Essays on, Translations of, and Commentaries concerning,
the Philosophical Writings of Immanuel Kant

General Note on translations and essays

Anschauung is understood by most Kantian scholars as "intuition". I am presently thinking about using now "view" instead of my usual "envisagement" and have done so in several of these essays. "Etwas anschauuen" = "to look at something" or "to veiw something). When I spy a face in the cloud or a dipper in the northern night sky, a German may say, "Das ist Ihre Anschauung" = "that's your view" (or envisagement or intuition or looking), i.e., that's what you see and it may be different for others, or: that's the way you look at the cloud. See also this blog on Anschauung.

Kant In A (Large) Nutshell

A very concise overview of the Critique Of Pure Reason, the Grounding Of The Metaphysic of Morals, the Critique Of Practical Reason, and Religion Within The Bounds Of Mere Reason.

Lectures at an Atheist Youth Camp.

Teaching the atheist youth what it means to be thoroughly rational in a world which is devoid of God.

Split Fingers (11/20/97)

Reflections upon reading Thomas Reid's Inquiry . These reflections deal in the first instance with the "split-finger" when we touch our nose; and then more generally with the validity of empirical concepts.

Captain Hook and the Rainbow (1998)

A humorous, instructive and alternative view of space.

Development of the Empirical Concept. (8/24/00)

Prompted by an essay by Andrew Carpenter on this subject I seek to show that Kant's thinking with regard to the development of empirical concepts is consistent with the rest of his theory of knowledge.

Kant's Proof of Freedom (1/7/99).

A draft commentary on Kant's proof of the reality of freedom as presented in Section 6 of the Critique of Practical Reason, pp 53 and 54. -- Appendix added 1/9/99 to incorporate a report of teaching ethics in a technical university and an analysis of the implications of that report. This entire essay is still very drafty and needs editing and even to be reformulated, but the basic logic is clear. Briefly and illustratively: the penchant of Don Quixote to spy giants where others saw windmills is evidence of a pathological disturbance; the penchant of Don Quixote to do honorable things as a result of the moral law is not evidence of a pathological disturbance; although, from a strict understanding of the psychologist, the two penchants are indistinguishable; the reason for this differentiation? the psychologist is also subject to the moral law.

Third Analogy Very Briefly Considered (8/6/06)

An attempted exposition of this analogy.

In Aid of Trinitarians. (2001 2001 2015).

A consideration of real "multinities" and how they can provide an analogy for a trinity. Based on Kant's fascination with incongruent counterparts like the left and right hands.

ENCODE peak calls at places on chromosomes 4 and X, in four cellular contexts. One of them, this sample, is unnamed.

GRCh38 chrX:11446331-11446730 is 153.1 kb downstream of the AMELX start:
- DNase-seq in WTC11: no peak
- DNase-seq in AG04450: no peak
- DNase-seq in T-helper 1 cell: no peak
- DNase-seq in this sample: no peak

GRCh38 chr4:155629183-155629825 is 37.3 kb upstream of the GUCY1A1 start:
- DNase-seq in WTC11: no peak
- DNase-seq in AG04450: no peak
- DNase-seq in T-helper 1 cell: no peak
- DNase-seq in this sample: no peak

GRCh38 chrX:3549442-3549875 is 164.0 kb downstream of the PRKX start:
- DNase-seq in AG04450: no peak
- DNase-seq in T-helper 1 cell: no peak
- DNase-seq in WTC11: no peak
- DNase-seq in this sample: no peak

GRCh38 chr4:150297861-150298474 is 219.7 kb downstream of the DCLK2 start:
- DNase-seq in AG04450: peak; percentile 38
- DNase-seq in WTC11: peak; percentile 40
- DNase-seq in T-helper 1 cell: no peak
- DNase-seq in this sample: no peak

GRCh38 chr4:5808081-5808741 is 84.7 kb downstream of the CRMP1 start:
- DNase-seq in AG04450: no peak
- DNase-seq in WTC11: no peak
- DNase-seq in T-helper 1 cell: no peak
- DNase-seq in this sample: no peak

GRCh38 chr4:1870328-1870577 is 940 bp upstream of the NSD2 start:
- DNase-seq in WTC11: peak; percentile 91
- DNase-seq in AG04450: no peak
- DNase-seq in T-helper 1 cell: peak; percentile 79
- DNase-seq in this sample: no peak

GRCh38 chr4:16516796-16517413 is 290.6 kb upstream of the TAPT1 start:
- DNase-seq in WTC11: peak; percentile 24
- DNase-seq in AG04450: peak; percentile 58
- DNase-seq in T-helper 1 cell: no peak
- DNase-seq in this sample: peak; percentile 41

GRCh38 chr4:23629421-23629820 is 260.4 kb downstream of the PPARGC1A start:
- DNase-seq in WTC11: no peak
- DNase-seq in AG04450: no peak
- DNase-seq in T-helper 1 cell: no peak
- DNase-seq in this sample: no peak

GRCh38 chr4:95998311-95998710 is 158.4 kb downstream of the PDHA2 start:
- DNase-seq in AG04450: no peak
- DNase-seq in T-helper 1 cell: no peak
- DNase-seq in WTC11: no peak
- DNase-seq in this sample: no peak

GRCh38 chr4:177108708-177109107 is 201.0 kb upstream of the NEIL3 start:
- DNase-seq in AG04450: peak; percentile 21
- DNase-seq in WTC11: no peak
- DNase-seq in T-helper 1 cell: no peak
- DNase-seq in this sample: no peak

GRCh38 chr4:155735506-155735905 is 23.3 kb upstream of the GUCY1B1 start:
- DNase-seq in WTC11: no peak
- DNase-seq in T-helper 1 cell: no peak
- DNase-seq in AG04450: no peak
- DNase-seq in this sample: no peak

Discerning The Divine.

A consideration of the criteria for judging of an alleged communication of God.

Highest Good. (7/22/06)

The purpose of the moral law is the Highest Good, i.e., moral perfection and commensurate happiness, which calls for immortality for the soul and an omnipotent and moral God.

Aesthetic versus Axioms or Kant's Contradiction? (8/2/00)

There is an apparent discrepancy in Kant's treatment of space and time in the Aesthetic and in the Axioms of Envisagement (in the Analytic) of Pure Reason. Here I have sought to reconcile these two sections and have done so by means of the difference between the "infinite givens" of time and space (per the Aesthetic) and the determination of spaces and times (of the Axioms).


Translations of Kant's Works
by Philip McPherson Rudisill


The Critique of Pure Reason.

Immediatedly below are translated sections from The Critique Of Pure Reason. Additional sections will be added in the future. These have been translated for the personal use of the translator and are made available here to all who might be interested. Considerable editing is on-going.

See also technical notes of the translator.

Preface to the First (A) Version of the Critique

Preface to the Second (B) Version of the Critique

Introduction

The Transcendental Aesthetic

Transcendental Logic Introduction

Transcendental Analytic Leading to the Deduction of the Categories

The B Version of the Transcendental Deduction of the Categories

The A Version of the Transcendental Deduction of the Categories

Transcendental Analytic Following the Deduction of the Categories

Dialectic and Methodology to be added soon

Third Antinomy

Canon of Pure Reason


Prolegomena To Any Future Metaphysics
Which Can Arise As Science


Grounding Of The Metaphysic Of Morals


The Critique of Practical Reason


Religion Within The Bounds Of Sheer Reason


To contact the author or translator, please e-mail: pmr##kantwesley.com
and where ## is to be replaced by @
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